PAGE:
We can answer Peter: the end of those drawn and spiritually modified disciples who do not obey the gospel of God is resurrection to the lake of fire.
If God the Father has circumcised your heart and mind by writing His laws on both, and you through clever arguments, or neglect, or rebellion erase what has been written on your heart and mind, then you have grieved the Holy Spirit. You have reservations for the lake of fire. Judgment is now upon you. Christ will make that judgment. He might accept excuses, but we have His criteria for judging in Matthew 25:31-46. This criteria is summarized in what two great commandments: love God with all your heart and all your might, and love your neighbor as yourself. You love God by obey-ing Him, by observing His laws and decrees. You love your neighbor as yourself by going beyond what the law requires. The Good Samaritan was under no obligation to pay the expenses of the victim after the Samaritan went on his way the next day. The Samaritan not only showed the victim mercy, but he went beyond what the law requires to apply true love.
Once saved, always saved is a false gospel, an accursed gospel that negates eternal life being the gift of God. As drawn disciples, we have had the laws of God placed inside us. We remain under grace, which as a gift of God is outside of us. It is like an umbrella that doesn't cover a disciple's neighbors. Its coverage has limits—is limited to only the new covenant. If a drawn disciple, for any reason, walks away from the new covenant, the person is no longer under grace. The person no longer has the promise of eternal life. This person must return to the new covenant and to his or her obligations under the new covenant prior to death. Solomon wrote, concerning what the dead do while they wait resurrection, "Whatever your hand finds to do, do with your might; for there is no work or thought or knowledge or wisdom in Sheol [the grave], to which you are going" (Eccl 9:10). A person cannot repair his or her relationship with God between the person's death and resurrection. There is no conscious in-between state. The dead know nothing; they are not aware of time passing. And a person wouldn't think that they were unless the person has swallowed the same lie Eve swallowed. As a person's brain decomposes, thoughts aren't occurring. We know better than to think that they are.
But for most of humanity, judgment follows death (Heb 9:27):
Then I saw a great white throne and the one who sat on it . . . [a]nd I saw the dead, great and small, standing before the throne, and the books were opened. Also another book was opened, the book of life. And the dead were judged according to their works, as recorded in the books. And the sea gave up the dead that were in it, Death and Hades gave up the dead that were in them, and all were judged according to what they had done. (Rev 20:11-13)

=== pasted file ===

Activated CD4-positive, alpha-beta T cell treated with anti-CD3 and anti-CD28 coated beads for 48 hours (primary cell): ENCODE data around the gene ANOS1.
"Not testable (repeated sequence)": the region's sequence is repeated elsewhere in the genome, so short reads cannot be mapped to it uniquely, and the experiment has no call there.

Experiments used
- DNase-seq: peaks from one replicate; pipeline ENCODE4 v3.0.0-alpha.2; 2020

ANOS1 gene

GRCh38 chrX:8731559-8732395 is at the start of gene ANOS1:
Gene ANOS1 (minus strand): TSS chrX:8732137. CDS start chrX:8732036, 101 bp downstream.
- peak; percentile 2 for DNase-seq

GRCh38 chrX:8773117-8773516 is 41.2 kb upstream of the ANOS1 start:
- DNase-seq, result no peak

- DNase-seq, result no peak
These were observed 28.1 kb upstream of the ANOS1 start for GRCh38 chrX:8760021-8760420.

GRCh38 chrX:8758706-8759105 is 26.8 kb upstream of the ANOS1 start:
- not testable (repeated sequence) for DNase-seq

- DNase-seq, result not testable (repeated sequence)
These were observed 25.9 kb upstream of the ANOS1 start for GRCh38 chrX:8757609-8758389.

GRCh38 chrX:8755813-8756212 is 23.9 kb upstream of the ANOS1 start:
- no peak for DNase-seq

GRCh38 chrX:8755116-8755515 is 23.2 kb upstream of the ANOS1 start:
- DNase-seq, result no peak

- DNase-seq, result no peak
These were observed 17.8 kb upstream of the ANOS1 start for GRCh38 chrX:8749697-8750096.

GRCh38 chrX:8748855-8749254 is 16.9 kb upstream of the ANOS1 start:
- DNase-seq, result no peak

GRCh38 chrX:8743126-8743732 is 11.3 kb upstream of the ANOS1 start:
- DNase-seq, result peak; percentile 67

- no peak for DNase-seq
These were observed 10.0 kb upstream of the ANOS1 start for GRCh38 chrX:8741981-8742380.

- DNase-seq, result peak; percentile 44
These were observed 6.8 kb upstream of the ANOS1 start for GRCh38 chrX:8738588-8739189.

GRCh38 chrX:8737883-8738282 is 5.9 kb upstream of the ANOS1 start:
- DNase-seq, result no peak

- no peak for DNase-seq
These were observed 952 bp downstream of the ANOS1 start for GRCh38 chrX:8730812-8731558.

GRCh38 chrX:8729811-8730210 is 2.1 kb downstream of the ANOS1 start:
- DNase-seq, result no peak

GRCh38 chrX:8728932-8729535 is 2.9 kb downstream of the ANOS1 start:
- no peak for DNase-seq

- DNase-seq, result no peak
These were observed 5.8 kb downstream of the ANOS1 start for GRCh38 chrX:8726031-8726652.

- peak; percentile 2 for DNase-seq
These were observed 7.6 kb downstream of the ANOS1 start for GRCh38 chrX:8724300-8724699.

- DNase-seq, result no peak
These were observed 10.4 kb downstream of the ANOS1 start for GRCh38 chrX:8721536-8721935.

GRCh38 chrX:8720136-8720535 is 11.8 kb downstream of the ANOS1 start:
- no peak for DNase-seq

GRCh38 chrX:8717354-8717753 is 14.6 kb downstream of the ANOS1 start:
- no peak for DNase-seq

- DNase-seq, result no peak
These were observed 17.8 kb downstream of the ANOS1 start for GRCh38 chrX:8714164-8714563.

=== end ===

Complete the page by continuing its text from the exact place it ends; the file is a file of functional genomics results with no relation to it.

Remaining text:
The dead who will be resurrected in this great White Throne Judgment will be judged according to their works, according to what has been recorded about them in the books; they have not yet been judged. Therefore, the dead in this resurrection are not those who died having the promise of eternal life.
In the great White Throne Judgment, the Book of Life will be open to all those who have been resurrected. This will be, for those who have been resurrected, their first chance to receive the promise of eternal life. This is not a second chance at salvation. No one prior to when the kingdom of the world becomes the kingdom of the Father and His Messiah (Rev 11:15 & Dan 7:9-14) has been able to come to God unless first being drawn by the Father from the world (John 6:44, 65). All of humanity can have wanted a relationship with Christ, but that relationship was only available to Israel, as the firstborn of many nations (Exod 4:22), then to spiritual Israel as the one great nation that was to come from Abraham. Salvation has been available to spiritual Israel, which includes the former and latter prophets. It was also available to physical Israel, if faith and love were added to the second covenant. The promises offered to Israel by the Sinai covenant were for physical blessings. Yes, circumcision of the heart and mind was offered to physical Israel under the second covenant (Deu 30:6), but these circumcised Israelites still had to believe in their hearts that Jesus was the Messiah, and profess the same with their mouths (Rom 10:9). Only then was this physical Israelite saved. And it has remained the same for everyone since: a person must first have a circumcised heart and mind, then believe that Jesus was the Son of God and that He died for the person's sins and confess the same, then the person receives the promise of eternal life. A person only receives a circumcised heart and mind when drawn by God the Father and placed in a covenant relationship with Elohim.